60 Seconds with...Kathleen Sebelius

Share this article:
HHS Secretary Kathleen Sebelius
HHS Secretary Kathleen Sebelius
Q: Why is the administration now committing $156 million over two years to fight Alzheimer's disease?

A: As many as 5.1 million Americans currently suffer from Alzheimer's disease. And that number is quickly growing. As the U.S. population ages, the number of people with this terrible disease could double or more by 2050.
In addition to causing devastating pain and loss, Alzheimer's also carries a steep economic price.

Q: Haven't others proposed less?

A: We can't delay our work to find treatments and a cure.  Nor can we delay our work to provide critical support to Americans struck by the disease and those who care for them every day.

Q: How will the funding start?

A: The first $50 million will be made immediately available to the National Institutes of Health for research to identify effective treatments, delay of disease progression, and ultimately, even prevention of Alzheimer's altogether.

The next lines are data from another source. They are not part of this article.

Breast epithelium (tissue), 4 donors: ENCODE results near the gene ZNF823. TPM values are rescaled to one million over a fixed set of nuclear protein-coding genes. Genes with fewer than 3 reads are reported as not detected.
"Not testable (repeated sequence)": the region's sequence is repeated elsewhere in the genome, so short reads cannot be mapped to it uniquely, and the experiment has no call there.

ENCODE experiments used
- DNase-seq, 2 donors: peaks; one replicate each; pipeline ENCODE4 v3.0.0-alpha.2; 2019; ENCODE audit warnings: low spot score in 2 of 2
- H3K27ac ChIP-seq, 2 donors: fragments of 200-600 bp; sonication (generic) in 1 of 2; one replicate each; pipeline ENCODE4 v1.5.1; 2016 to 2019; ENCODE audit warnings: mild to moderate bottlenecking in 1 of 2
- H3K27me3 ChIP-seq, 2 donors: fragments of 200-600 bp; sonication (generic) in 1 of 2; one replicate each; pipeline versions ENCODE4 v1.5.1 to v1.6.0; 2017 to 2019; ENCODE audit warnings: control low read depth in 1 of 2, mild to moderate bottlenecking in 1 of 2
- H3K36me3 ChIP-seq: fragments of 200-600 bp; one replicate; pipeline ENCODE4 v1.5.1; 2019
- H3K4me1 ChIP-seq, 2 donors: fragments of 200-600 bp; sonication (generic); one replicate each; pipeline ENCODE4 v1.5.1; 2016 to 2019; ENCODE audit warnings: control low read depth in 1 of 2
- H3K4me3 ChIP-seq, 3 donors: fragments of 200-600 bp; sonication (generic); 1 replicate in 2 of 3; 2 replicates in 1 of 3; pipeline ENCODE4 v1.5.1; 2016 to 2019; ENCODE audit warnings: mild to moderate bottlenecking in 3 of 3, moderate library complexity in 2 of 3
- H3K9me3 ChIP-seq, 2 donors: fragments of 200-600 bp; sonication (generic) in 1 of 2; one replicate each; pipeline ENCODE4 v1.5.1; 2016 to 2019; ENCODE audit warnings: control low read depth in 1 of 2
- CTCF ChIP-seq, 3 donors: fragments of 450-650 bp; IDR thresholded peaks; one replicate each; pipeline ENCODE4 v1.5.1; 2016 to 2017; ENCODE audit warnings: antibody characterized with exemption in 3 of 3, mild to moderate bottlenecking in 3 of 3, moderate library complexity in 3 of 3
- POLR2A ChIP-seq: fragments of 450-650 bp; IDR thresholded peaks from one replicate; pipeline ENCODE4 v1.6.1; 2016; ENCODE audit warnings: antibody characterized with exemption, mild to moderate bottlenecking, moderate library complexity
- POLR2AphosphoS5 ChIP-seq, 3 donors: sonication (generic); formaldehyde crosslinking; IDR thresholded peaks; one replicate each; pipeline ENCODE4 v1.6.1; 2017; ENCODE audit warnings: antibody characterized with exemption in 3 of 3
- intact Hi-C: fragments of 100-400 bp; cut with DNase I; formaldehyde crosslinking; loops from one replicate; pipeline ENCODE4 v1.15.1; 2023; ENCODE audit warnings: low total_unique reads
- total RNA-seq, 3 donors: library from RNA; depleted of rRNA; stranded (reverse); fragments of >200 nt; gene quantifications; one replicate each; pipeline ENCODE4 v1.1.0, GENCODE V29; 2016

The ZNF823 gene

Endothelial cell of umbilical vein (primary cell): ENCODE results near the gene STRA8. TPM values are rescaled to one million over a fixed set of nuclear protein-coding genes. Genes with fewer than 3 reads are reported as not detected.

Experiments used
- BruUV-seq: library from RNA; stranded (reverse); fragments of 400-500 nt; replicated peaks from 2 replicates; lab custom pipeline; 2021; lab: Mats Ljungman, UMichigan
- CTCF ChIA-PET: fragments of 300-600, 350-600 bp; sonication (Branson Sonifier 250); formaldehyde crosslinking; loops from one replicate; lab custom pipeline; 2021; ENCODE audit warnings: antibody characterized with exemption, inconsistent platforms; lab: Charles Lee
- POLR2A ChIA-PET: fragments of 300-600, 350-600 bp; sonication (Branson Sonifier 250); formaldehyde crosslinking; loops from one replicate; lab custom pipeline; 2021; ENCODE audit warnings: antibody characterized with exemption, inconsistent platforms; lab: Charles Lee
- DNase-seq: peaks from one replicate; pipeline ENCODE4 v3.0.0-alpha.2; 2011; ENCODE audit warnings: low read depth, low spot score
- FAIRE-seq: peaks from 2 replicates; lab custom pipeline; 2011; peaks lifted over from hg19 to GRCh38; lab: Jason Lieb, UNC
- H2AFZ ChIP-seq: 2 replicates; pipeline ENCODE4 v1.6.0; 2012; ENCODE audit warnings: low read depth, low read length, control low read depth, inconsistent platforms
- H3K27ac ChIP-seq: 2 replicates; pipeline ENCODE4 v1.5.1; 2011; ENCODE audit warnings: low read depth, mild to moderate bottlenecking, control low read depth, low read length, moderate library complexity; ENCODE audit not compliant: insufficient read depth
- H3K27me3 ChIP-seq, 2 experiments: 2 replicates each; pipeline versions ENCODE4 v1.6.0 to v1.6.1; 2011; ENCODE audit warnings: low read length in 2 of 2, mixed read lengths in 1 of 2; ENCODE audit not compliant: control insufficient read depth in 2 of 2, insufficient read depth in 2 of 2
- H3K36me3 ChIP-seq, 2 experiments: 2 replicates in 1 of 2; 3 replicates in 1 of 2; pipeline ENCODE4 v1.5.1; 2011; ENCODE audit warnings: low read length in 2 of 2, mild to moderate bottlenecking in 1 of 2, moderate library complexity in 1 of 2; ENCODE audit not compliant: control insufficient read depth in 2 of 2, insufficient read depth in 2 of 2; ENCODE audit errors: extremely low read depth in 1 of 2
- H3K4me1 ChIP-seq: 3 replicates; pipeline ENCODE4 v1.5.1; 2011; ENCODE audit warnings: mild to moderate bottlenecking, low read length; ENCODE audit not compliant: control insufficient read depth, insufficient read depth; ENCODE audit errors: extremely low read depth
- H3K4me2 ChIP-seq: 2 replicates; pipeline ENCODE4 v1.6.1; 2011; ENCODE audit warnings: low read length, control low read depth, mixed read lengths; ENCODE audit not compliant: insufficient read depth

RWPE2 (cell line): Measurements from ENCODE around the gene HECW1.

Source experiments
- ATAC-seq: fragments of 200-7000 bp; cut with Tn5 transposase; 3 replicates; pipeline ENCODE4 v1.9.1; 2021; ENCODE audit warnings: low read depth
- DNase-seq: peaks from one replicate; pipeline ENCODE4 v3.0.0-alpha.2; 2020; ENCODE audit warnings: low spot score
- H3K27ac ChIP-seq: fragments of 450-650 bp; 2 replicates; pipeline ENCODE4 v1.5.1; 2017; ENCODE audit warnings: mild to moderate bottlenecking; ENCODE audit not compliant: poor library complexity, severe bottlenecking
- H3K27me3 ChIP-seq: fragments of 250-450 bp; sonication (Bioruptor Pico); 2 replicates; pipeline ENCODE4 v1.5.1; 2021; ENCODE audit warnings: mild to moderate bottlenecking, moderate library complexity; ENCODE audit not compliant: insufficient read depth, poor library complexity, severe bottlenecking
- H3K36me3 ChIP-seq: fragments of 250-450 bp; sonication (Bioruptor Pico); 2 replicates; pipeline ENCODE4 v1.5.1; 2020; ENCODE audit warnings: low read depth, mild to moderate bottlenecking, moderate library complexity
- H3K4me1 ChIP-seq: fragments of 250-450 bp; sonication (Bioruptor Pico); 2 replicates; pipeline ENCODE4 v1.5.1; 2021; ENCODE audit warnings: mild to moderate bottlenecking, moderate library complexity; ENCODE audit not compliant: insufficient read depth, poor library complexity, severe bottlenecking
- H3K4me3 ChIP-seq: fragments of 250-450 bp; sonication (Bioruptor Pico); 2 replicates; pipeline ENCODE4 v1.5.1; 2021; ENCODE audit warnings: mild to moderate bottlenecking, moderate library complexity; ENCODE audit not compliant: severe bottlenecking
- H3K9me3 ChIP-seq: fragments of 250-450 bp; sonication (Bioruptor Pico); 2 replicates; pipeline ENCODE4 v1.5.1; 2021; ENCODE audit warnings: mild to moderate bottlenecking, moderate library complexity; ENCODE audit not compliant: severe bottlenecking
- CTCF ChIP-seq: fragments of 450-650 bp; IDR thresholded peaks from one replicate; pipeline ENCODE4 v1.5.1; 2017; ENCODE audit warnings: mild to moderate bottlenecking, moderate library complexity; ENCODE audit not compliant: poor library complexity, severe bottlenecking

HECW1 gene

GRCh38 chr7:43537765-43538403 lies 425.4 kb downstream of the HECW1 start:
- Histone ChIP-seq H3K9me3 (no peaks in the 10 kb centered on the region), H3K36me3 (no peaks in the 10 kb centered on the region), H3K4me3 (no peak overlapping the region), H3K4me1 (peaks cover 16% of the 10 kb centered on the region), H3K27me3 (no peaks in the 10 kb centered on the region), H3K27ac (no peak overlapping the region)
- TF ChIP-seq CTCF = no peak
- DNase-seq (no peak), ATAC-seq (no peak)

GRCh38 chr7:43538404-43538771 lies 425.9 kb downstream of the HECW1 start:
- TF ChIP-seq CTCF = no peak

Q: Isn't there more coming?

A: This initiative also includes $26 million to support education to improve the public's understanding of the disease [and] outreach to healthcare providers so they have the best available information about diagnosis, treatment and support for those with the disease.
Share this article:

More in News

Long-term care leaders need self-awareness, partnerships to avoid the 'Founder's Trap,' CEO panel advises

Long-term care leaders need self-awareness, partnerships to avoid ...

Strong leaders must be vigilant or they could stifle a company's innovation and growth, a CEO panel said Monday at the 2014 LINK LTC and Senior Living Conference in Chicago.

Coaching sessions reduce hospital readmissions, study finds

An hour-long educational coaching session and up to three follow-up phone calls reduced readmissions by 39% among Medicare patients, a new study finds.

County nursing home weighs heroin addict plan

An Ohio county is evaluating whether 20 beds at its nursing home could be dedicated for heroin addicts during their withdrawal, according to local reports.